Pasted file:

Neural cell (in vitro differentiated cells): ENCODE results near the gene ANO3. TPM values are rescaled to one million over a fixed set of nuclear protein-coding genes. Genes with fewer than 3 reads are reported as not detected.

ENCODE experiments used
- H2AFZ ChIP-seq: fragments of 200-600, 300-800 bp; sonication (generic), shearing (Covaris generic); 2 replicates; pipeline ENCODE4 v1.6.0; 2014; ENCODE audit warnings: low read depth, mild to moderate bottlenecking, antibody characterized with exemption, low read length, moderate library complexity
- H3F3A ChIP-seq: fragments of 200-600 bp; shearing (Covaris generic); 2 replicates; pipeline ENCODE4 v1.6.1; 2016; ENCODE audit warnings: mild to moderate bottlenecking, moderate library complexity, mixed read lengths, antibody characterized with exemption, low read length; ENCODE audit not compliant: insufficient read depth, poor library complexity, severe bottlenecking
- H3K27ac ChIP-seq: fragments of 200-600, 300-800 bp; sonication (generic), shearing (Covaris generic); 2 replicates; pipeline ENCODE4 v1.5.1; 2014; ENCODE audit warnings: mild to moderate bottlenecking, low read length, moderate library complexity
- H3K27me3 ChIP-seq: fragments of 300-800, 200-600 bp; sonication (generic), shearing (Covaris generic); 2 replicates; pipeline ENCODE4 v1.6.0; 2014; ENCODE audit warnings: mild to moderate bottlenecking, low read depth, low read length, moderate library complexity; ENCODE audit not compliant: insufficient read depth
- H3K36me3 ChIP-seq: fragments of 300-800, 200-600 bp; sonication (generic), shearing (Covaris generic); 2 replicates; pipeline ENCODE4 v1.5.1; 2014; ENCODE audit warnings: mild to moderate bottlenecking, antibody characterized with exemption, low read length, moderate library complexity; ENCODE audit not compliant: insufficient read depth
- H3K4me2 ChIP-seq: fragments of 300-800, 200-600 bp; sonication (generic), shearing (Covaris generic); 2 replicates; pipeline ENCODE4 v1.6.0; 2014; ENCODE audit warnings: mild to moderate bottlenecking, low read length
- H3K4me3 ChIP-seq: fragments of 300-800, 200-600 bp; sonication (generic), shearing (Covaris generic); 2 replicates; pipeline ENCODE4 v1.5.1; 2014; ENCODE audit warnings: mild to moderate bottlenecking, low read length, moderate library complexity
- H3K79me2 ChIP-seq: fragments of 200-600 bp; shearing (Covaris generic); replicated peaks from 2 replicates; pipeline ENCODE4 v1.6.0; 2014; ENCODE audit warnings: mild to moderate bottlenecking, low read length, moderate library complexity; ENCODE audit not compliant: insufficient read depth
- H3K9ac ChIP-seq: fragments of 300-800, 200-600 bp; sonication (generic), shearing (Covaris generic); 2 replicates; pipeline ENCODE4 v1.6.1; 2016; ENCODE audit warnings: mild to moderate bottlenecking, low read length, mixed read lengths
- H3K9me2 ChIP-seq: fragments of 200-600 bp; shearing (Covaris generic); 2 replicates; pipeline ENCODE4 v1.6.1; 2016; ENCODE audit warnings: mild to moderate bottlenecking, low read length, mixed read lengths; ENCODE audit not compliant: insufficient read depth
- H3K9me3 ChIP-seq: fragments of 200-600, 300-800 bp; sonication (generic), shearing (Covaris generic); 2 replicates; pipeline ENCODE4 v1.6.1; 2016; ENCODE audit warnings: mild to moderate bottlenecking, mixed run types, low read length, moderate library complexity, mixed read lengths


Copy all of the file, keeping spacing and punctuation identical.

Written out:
Neural cell (in vitro differentiated cells): ENCODE results near the gene ANO3. TPM values are rescaled to one million over a fixed set of nuclear protein-coding genes. Genes with fewer than 3 reads are reported as not detected.

ENCODE experiments used
- H2AFZ ChIP-seq: fragments of 200-600, 300-800 bp; sonication (generic), shearing (Covaris generic); 2 replicates; pipeline ENCODE4 v1.6.0; 2014; ENCODE audit warnings: low read depth, mild to moderate bottlenecking, antibody characterized with exemption, low read length, moderate library complexity
- H3F3A ChIP-seq: fragments of 200-600 bp; shearing (Covaris generic); 2 replicates; pipeline ENCODE4 v1.6.1; 2016; ENCODE audit warnings: mild to moderate bottlenecking, moderate library complexity, mixed read lengths, antibody characterized with exemption, low read length; ENCODE audit not compliant: insufficient read depth, poor library complexity, severe bottlenecking
- H3K27ac ChIP-seq: fragments of 200-600, 300-800 bp; sonication (generic), shearing (Covaris generic); 2 replicates; pipeline ENCODE4 v1.5.1; 2014; ENCODE audit warnings: mild to moderate bottlenecking, low read length, moderate library complexity
- H3K27me3 ChIP-seq: fragments of 300-800, 200-600 bp; sonication (generic), shearing (Covaris generic); 2 replicates; pipeline ENCODE4 v1.6.0; 2014; ENCODE audit warnings: mild to moderate bottlenecking, low read depth, low read length, moderate library complexity; ENCODE audit not compliant: insufficient read depth
- H3K36me3 ChIP-seq: fragments of 300-800, 200-600 bp; sonication (generic), shearing (Covaris generic); 2 replicates; pipeline ENCODE4 v1.5.1; 2014; ENCODE audit warnings: mild to moderate bottlenecking, antibody characterized with exemption, low read length, moderate library complexity; ENCODE audit not compliant: insufficient read depth
- H3K4me2 ChIP-seq: fragments of 300-800, 200-600 bp; sonication (generic), shearing (Covaris generic); 2 replicates; pipeline ENCODE4 v1.6.0; 2014; ENCODE audit warnings: mild to moderate bottlenecking, low read length
- H3K4me3 ChIP-seq: fragments of 300-800, 200-600 bp; sonication (generic), shearing (Covaris generic); 2 replicates; pipeline ENCODE4 v1.5.1; 2014; ENCODE audit warnings: mild to moderate bottlenecking, low read length, moderate library complexity
- H3K79me2 ChIP-seq: fragments of 200-600 bp; shearing (Covaris generic); replicated peaks from 2 replicates; pipeline ENCODE4 v1.6.0; 2014; ENCODE audit warnings: mild to moderate bottlenecking, low read length, moderate library complexity; ENCODE audit not compliant: insufficient read depth
- H3K9ac ChIP-seq: fragments of 300-800, 200-600 bp; sonication (generic), shearing (Covaris generic); 2 replicates; pipeline ENCODE4 v1.6.1; 2016; ENCODE audit warnings: mild to moderate bottlenecking, low read length, mixed read lengths
- H3K9me2 ChIP-seq: fragments of 200-600 bp; shearing (Covaris generic); 2 replicates; pipeline ENCODE4 v1.6.1; 2016; ENCODE audit warnings: mild to moderate bottlenecking, low read length, mixed read lengths; ENCODE audit not compliant: insufficient read depth
- H3K9me3 ChIP-seq: fragments of 200-600, 300-800 bp; sonication (generic), shearing (Covaris generic); 2 replicates; pipeline ENCODE4 v1.6.1; 2016; ENCODE audit warnings: mild to moderate bottlenecking, mixed run types, low read length, moderate library complexity, mixed read lengths